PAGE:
Blueberry orange scones with orange drizzle. Instant mouth watering. This is the second recipe in our Easter brunch series and I’m so excited because these are the most amazing, moist, deliciously-sweet scones ever! Your friends and family will be in awe. For those of you that follow me on Instagram, you already know that I had a bit of a blooper with my first attempt making these. See picture below for laughable results.
It was an embarrassing endeavor, but I’m glad it happened. Why? Because I’m going to walk you through exactly what I did wrong! We’re going to work step-by-step through four rules to see how I went from that horrendous excuse for a scone, to this beautiful, tall treat.
I’ll level-set first by admitting that baking is not really “my thing.” I always joke that cooking is an art and baking is a science, but it’s true! When I cook outside of the blog, I typically just taste my way through a recipe. It’s not uncommon for the measuring spoons to stay in the drawer. With baking there are so many different variables! For example, if you use warm water (or even room temperature) instead of cold water in a pie crust, you will get two VERY different results. Baking is finicky, but it’s worth it when you get it right. Follow this recipe exactly, and you’ll be able to scoff at those short, dry biscuits you see in coffee shops. Let’s get started.
Measure your flour correctly. Taking your measurement cup and scooping up flour is incorrect, and is probably giving you too much flour. This is because you are essentially packing your flour into the cup. I assume your flour is sitting on your counter top or in a pantry, so start by loosening your flour with a spoon. To get the correct amount, you need to spoon the flour into a dry measuring cup. Keep filling the cup until it is mounding over the top and then take the dull side of the knife to level it off. Do not shake the cup or pack it down.
Use COLD butter. I cannot stress this enough! Using cold butter allows your butter to melt in the oven. When it melts in the oven it creates little pockets that separate the flour. The little air pockets are how you create a tall, flaky scone. I use the Spring Chef Dough Blender, Top Professional Pastry Cutter with Heavy Duty Stainless Steel Blades, Medium Size as my preferred method of cutting the butter into the flour. You can use your hands, as some do, but I hesitate to do that as you could melt the butter in your hands if you take too long. Every recipe says that the butter and flour should resemble “coarse meal” when you’re done, but I have never seen coarse meal in my life. I like to think of them as little pea pearls 😉
As a friend pointed out to me after my latest failure, I had “too much leavener and not enough flour for fat content.” This is why my scones turned into giant blobs on my baking sheet. What this means, is that I had too much baking soda, and too little flour for all the cream I put in. There was not enough flour to hold all the liquid and they expanded. I knew before I even put the first scones in the oven that something was wrong. Your dough should come out of your mixing bowl fairly easily, and it should not be incredibly sticky. After you form your dough, it should be easy to carefully cut through. If your dough is too wet, it will stick to the knife. Fear not, I took the liberty of messing up for all of us so that if you follow this recipe exactly you won’t have that problem!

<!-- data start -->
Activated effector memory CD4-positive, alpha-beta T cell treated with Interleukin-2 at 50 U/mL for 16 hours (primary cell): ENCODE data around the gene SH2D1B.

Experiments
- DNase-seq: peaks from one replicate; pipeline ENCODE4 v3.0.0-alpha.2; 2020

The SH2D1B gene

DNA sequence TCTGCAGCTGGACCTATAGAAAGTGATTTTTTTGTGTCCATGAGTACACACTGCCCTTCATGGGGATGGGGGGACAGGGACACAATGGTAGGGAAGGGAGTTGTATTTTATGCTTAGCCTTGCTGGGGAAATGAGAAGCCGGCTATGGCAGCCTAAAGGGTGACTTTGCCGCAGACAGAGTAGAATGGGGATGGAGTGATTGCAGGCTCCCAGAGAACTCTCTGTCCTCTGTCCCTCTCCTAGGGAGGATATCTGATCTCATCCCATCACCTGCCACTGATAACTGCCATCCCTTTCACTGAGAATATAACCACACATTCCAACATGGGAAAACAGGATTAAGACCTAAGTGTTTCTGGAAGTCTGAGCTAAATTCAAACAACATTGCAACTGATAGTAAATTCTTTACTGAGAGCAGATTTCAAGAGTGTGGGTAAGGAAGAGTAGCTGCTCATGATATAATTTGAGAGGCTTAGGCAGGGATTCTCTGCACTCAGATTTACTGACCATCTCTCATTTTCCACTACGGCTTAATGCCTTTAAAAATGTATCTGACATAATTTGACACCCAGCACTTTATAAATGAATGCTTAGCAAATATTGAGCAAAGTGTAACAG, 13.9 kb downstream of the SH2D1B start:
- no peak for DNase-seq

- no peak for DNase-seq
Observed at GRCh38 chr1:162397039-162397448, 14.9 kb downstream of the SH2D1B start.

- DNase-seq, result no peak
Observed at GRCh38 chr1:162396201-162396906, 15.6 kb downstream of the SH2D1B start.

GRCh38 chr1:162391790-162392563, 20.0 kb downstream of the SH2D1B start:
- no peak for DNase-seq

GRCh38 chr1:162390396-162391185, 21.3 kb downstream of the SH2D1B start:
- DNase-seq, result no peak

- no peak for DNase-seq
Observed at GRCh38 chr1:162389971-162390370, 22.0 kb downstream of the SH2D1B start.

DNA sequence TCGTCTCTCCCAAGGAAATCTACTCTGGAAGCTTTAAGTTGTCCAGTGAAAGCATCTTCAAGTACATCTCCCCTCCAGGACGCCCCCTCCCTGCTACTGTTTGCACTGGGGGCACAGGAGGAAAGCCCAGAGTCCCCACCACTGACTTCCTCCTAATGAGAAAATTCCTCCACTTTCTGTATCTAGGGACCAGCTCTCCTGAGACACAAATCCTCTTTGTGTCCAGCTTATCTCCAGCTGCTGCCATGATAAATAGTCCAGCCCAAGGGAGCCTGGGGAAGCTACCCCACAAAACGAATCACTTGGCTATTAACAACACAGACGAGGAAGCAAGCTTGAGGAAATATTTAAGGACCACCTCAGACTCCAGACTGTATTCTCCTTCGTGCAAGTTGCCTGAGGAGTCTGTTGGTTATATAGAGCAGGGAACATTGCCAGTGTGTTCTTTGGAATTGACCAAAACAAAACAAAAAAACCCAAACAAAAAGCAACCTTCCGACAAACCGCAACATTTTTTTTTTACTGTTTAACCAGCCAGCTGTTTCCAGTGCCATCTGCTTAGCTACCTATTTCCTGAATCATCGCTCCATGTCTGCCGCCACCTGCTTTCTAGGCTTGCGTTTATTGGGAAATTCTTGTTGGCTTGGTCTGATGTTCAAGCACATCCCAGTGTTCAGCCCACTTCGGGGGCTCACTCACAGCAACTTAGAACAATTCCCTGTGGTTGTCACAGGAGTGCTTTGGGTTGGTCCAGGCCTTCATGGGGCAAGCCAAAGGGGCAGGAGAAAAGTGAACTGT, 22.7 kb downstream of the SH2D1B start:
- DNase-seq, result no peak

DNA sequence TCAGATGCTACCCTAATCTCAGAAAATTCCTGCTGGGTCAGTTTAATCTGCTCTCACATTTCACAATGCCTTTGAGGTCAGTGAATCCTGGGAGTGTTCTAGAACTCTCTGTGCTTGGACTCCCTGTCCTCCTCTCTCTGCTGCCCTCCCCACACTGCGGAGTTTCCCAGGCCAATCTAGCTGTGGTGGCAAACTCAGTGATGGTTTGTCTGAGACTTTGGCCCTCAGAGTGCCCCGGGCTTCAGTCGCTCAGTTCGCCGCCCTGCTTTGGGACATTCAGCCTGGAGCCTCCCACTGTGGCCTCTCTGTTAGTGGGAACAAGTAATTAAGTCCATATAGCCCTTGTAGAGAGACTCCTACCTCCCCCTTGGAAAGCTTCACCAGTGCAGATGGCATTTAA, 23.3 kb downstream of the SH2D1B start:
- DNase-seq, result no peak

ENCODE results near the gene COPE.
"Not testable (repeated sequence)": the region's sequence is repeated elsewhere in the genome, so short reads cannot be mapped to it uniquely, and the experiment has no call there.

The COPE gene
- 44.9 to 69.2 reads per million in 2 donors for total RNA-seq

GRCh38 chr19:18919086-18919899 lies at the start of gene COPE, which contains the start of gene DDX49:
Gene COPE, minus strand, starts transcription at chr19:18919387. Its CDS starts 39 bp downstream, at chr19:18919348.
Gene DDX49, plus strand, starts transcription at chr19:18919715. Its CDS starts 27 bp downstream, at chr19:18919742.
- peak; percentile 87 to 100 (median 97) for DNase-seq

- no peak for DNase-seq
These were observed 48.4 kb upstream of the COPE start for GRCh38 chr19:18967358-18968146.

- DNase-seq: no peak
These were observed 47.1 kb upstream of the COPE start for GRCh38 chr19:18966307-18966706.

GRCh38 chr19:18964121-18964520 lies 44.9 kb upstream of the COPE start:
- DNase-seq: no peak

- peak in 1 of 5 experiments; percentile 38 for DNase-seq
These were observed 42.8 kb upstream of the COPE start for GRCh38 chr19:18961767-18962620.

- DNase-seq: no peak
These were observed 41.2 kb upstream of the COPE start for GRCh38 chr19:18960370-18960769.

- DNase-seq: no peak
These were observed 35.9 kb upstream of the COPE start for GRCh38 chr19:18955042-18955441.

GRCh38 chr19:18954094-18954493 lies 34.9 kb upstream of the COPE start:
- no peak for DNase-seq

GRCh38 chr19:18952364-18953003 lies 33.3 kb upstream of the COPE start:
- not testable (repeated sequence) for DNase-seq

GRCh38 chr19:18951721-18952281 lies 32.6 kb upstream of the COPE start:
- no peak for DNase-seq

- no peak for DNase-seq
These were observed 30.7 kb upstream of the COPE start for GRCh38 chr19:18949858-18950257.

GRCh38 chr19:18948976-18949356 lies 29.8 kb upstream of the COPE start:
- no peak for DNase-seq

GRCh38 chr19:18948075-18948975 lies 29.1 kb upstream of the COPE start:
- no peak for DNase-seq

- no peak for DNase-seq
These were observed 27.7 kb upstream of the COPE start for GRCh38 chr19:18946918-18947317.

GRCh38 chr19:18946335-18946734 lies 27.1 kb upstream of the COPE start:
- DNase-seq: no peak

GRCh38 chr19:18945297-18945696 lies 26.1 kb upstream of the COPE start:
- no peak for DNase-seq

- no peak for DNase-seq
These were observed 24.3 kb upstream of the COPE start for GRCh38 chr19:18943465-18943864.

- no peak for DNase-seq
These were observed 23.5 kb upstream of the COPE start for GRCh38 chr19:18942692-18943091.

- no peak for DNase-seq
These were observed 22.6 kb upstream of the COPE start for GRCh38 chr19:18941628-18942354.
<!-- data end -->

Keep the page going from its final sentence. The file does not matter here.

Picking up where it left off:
-Side note: she also said that you can freeze your dough before baking for great results. I haven’t tried this yet because, well…Hi, my name’s Alicia Mizik and I lack patience, but considering she’s a professional baker I trust it.
My final rule is, don’t overwork your dough. Gently fold in your wet ingredients, and last, your blueberries. Your dough could get too warm and start melting the butter if you overwork it. It could also start breaking down your gluten. When your ingredients are combined, stop mixing.
That’s all I have! These scones are perfect to serve for your Easter brunch. The sweet orange glaze and the blueberries are absolutely irresistible, but you can use this recipe for a lot of different variations. Lemon blueberry, just blueberry, cranberry and orange, etc. Let me know what you come up with! I always thought of myself as a muffin fan, but with these I’ve officially crossed over to the dark side. TEAM SCONE.
- FOR THE SCONE
- 2 cups flour measured correctly (see Rule #1)
- ½ cup sugar
- 2½ tsp baking powder
- ½ tsp salt
- zest or one orange
- ½ cup of cold butter
- ½ cup of half n half
- 1 large egg
- 1 tsp vanilla extract
- 1 cup blueberries
- FOR THE GLAZE
- 1 cup powdered sugar
- 3 tbsp fresh squeezed orange juice
- Preheat oven to 400 degrees
- Butter a large baking pan and set aside. (You can also use parchment paper, I like the way the butter crusts a little on the bottom.)
- In a large bowl, whisk flour, sugar, baking powder, salt, and orange zest together
- Place the stick of butter in the flour mixture and use a pastry blender to cut in the butter until it coarse meal or pea pearls
- In a small bow, whisk together half n half, egg, and vanilla
- Slowly add your wet ingredients to the flour mix, targeting dry spots, and use a rubber spatula to combine together until everything is moist but not wet
- Careful not to overwork the dough, carefully add and fold in your blueberries
- Transfer your dough to a flour coated surface and press out to about 8 inches
- Using a sharp knife, cut your dough into 8 triangles
- Place scones on your prepared baking sheet and bake for 20 minutes
- Make the glaze while your scones are cooking by whisking together your powdered sugar and orange juice
- When your scones come out, use a spoon to glaze them and serve immediately for best results